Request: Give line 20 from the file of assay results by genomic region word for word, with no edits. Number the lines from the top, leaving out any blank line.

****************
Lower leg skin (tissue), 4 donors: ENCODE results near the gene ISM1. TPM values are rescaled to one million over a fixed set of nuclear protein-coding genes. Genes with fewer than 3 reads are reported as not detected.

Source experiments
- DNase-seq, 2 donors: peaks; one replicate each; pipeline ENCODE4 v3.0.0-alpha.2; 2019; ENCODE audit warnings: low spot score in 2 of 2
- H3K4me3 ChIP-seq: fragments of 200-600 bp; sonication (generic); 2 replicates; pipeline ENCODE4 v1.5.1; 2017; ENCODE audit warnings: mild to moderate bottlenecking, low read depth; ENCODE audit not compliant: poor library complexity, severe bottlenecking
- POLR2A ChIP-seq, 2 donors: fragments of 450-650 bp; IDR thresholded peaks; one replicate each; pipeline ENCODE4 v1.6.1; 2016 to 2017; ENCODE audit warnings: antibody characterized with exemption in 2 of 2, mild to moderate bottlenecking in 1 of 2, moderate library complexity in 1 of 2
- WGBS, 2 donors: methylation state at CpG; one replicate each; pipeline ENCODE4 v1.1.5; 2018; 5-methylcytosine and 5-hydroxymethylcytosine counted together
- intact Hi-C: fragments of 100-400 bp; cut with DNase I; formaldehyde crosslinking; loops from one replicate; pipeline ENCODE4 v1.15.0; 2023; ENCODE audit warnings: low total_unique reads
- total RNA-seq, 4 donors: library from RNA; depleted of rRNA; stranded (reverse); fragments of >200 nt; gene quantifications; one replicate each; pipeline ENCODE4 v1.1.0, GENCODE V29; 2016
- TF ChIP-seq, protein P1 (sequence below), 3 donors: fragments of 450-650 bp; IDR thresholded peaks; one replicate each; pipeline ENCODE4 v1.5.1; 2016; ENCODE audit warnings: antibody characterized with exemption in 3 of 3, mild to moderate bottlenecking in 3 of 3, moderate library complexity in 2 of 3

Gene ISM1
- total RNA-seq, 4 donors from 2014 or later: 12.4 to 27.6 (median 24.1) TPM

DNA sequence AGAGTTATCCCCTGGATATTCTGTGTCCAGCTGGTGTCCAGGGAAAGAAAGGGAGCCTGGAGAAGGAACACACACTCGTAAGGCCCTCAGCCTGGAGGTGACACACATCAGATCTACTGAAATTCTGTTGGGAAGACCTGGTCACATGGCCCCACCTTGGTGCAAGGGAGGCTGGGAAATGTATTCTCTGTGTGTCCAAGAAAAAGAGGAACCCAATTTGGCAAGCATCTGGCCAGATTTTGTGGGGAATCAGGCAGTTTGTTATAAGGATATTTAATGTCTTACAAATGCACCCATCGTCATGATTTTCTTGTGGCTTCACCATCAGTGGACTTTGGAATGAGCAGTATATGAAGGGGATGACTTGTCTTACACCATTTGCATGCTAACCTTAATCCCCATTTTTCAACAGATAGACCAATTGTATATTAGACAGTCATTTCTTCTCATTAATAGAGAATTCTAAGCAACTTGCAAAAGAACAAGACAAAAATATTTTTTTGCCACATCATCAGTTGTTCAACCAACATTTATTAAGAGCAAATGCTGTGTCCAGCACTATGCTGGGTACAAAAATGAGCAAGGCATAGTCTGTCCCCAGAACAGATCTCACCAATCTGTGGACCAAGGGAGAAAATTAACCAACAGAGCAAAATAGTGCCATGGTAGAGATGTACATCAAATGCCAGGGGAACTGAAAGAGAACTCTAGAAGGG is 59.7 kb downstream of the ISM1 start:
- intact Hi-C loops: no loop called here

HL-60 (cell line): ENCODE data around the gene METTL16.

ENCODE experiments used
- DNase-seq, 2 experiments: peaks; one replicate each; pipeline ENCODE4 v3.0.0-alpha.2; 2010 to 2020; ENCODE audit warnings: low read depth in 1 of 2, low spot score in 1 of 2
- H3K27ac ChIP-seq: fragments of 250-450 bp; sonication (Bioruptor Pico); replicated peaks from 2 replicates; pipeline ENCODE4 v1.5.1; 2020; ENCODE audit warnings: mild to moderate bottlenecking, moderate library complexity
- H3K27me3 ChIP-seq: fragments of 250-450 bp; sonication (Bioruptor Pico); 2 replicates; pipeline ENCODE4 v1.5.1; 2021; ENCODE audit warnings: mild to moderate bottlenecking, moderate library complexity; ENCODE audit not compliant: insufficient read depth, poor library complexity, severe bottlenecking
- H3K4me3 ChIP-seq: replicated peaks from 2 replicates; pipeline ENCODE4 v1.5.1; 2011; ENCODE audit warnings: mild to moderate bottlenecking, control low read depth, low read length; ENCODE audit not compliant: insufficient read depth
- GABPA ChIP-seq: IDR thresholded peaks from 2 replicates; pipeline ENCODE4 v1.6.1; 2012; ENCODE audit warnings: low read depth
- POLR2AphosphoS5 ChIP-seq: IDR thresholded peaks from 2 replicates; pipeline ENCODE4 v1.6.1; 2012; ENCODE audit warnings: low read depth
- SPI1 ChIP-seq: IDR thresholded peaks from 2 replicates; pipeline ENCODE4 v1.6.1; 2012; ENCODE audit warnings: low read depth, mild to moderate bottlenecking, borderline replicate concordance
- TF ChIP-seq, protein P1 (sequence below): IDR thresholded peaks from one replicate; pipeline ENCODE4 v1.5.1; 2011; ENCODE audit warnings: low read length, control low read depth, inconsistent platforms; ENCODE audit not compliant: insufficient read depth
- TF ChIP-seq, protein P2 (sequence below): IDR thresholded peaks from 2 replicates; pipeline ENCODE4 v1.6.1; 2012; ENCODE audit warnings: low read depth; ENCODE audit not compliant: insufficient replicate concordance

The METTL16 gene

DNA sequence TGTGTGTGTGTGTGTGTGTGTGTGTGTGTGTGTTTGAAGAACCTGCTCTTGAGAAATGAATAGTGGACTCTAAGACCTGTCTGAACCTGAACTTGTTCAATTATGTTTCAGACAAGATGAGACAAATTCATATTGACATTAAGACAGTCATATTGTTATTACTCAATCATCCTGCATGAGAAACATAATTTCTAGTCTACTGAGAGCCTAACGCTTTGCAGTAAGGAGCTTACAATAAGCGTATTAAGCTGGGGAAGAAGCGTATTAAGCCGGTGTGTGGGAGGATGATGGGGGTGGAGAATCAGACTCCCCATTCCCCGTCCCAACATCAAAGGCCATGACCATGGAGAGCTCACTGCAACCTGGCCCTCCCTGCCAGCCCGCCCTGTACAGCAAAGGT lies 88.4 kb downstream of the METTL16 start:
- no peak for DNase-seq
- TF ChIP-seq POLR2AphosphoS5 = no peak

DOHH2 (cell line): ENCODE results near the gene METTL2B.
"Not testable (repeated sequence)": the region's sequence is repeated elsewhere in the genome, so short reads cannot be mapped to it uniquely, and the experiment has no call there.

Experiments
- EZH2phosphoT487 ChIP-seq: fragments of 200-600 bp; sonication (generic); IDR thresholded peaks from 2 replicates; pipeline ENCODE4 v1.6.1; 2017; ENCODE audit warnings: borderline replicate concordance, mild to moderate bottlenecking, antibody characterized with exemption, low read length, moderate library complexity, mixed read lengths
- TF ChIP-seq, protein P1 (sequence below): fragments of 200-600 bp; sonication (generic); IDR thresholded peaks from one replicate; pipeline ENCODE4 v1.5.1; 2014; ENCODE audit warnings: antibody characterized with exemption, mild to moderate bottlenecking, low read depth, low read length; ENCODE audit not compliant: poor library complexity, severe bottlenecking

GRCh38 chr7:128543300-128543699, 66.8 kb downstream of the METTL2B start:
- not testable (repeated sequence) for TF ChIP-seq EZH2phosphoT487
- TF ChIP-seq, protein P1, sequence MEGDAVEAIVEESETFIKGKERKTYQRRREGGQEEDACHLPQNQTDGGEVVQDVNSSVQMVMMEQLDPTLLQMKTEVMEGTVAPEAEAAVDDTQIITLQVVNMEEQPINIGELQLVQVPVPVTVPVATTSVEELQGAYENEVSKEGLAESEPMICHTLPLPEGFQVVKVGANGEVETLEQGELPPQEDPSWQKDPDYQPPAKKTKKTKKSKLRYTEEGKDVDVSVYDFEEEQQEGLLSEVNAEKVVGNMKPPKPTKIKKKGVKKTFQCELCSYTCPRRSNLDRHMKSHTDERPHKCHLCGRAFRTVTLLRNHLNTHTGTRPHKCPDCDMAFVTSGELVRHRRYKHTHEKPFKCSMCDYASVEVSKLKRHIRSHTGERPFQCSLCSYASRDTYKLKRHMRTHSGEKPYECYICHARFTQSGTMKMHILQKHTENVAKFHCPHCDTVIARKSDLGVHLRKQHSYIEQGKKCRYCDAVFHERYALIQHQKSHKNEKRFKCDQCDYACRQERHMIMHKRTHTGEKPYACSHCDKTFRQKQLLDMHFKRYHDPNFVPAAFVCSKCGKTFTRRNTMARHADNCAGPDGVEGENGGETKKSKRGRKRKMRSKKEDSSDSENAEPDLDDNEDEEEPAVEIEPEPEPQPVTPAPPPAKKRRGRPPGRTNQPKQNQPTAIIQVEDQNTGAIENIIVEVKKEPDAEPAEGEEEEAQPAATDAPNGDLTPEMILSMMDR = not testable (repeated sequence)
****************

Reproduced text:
- GABPA ChIP-seq: IDR thresholded peaks from 2 replicates; pipeline ENCODE4 v1.6.1; 2012; ENCODE audit warnings: low read depth